25 years, countless lives
LIFESTAR celebrated as air ambulance nears milestone
LIFESTAR air medical transportation is about to celebrate 25 years in business and Morris Fire Protection and Ambulance District is proud to be a life-long member.
“They’re a class act, that whole company. They’re not just good at their job, they’re good people,” said Morris Fire Chief Tracey Steffes. “Safety is their number one priority.”
“They’ve helped us save more lives than we can count,” he continued.
LIFESTAR serves the Morris and Grundy County area on scene for major accidents that require air transportation, as well as Morris Hospital & Healthcare Centers when patients need to be transferred to other hospitals, such as to Loyola’s Neonatal Intensive Care Unit or other Level 1 Trauma Centers, noted Scott Hagemann, business development manager for Air Methods, LIFESTAR’s parent company.
Morris Hospital is a Level 2 Trauma Center.
“Morris fire has been one of our busiest EMS agencies this year,” Hagemann noted.
For almost five years, LIFESTAR’s community base has been out of Joliet, making it a six-minute flight away from Morris. Prior to the move, it was based at Loyola University Hospital and took 20 minutes by air to get to Morris.
“When on the ground, you’re looking at an excess of an hour depending on traffic and weather,” Hagemann said.
The company does six to eight flights a month out of Morris, he said.
The Morris fire department calls out LIFESTAR most every time there is an accident with a person or people trapped in a vehicle, Steffes said.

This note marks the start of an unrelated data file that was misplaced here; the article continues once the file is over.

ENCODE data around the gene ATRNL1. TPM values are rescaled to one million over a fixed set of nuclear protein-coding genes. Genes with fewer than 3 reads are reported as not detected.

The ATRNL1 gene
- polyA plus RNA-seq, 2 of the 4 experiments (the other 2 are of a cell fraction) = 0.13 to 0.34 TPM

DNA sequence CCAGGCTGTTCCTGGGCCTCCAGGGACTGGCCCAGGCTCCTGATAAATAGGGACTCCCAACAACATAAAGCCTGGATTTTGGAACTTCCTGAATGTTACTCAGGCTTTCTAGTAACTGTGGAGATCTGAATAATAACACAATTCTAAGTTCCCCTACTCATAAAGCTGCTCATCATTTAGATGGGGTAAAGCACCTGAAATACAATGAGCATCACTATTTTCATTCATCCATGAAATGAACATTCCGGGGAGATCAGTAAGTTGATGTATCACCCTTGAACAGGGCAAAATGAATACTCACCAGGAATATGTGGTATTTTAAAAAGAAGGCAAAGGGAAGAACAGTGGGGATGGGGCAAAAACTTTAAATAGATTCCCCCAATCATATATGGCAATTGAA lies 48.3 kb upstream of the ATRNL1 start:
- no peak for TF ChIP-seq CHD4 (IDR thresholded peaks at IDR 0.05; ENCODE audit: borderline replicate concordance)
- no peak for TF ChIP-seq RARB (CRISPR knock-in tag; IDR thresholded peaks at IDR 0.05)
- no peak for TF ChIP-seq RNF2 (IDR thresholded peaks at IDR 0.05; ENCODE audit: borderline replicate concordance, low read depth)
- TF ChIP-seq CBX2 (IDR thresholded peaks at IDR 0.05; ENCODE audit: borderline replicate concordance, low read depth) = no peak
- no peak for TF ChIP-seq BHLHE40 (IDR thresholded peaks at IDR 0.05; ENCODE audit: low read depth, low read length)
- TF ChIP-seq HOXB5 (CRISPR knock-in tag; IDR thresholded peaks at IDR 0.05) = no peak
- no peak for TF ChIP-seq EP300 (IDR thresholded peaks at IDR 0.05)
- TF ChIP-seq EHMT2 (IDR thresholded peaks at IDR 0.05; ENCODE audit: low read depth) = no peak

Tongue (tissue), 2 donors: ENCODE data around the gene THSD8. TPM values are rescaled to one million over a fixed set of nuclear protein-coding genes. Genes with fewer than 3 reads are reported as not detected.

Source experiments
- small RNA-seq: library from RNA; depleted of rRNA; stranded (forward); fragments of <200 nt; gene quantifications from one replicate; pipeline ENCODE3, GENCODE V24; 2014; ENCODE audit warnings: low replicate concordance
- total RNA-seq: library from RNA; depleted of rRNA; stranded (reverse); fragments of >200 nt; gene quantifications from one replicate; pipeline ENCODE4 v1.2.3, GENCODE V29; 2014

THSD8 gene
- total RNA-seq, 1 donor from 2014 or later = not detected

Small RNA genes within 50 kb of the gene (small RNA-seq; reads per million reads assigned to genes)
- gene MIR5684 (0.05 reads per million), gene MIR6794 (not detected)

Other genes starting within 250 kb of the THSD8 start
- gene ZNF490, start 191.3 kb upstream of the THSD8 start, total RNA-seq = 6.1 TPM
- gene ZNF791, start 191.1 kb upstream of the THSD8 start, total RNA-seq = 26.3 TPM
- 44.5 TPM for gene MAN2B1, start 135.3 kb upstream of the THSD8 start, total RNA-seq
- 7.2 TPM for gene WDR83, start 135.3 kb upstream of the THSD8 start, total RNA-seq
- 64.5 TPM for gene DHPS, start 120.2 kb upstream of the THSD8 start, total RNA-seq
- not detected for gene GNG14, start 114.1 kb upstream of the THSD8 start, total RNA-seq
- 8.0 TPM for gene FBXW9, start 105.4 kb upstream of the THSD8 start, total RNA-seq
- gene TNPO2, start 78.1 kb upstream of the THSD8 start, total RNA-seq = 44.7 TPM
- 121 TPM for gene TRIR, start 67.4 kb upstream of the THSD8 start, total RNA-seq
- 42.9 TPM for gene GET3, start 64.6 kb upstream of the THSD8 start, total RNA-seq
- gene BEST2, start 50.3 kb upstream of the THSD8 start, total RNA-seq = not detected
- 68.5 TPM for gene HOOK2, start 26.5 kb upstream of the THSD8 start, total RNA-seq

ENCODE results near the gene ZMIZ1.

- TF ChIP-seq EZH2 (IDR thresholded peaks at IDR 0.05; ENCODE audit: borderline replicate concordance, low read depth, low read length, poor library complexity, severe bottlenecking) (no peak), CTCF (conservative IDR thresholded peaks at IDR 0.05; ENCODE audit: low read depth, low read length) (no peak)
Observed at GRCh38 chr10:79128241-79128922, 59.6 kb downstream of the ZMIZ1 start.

“Most of the time, when someone is trapped in a car, they’re in bad shape,” so he automatically calls the helicopter in, Steffes said.
“Our job is to give the people trapped in that car every opportunity to be given the best medical treatment there is, and the best treatment is to get them in a helicopter and to a trauma center,” Steffes added.
The helicopter is usually there before the person is out of the vehicle, he said, and the flight medics come on scene and help the ground EMS until the patient is ready to be loaded on the helicopter.
About 17 years ago, Joe Neary, a housekeeping employee of Morris Hospital who also helps guide on the ground when a helicopter comes in, was saved because of LIFESTAR.
“I was in a bad auto accident that bashed up my face. . . they couldn’t stop the bleeding here, so (LIFESTAR) took me to (Loyola),” said Neary. “They saved my life.”
The helicopter has a three person crew, and it was an all-female crew that did the demonstration flight Thursday: Pilot Nikki Dodge, Flight Nurse Kathy Devine, and Flight Medic Deb Raymond.
“No day is the same. Your senses are always very alert. You get the worst of the worse, so you always have to be prepared,” said Devine, who has been a nurse for 14 years.
“The strength we see in our patients and in the patients’ families is amazing,” she said.
The biggest difference between being a medic or nurse in the air rather than in a hospital is the lack of space and resources.
“It’s a rapid pace, so you don’t have the luxury of calling people and getting their opinion,” Devine said.
In addition to their medical backgrounds, the crews have continuous education and certification requirements to meet.
The helicopter used for Morris is a BK-117-B2 twin engine aircraft. New helicopters are about $7 million, said Hagemann. This helicopter received a renovation about 3 years ago so it could handle two patients. That cost was about $1.4 million.
An additional service, Air Methods, has is its own national dispatch center that handles the dispatching for the flights, said Hagemann. So, if LIFESTAR is not able to respond to a Morris call, Air Methods finds another nearby helicopter as soon as possible.
For more information on LIFESTAR, visit http://lifestar1chicago.com.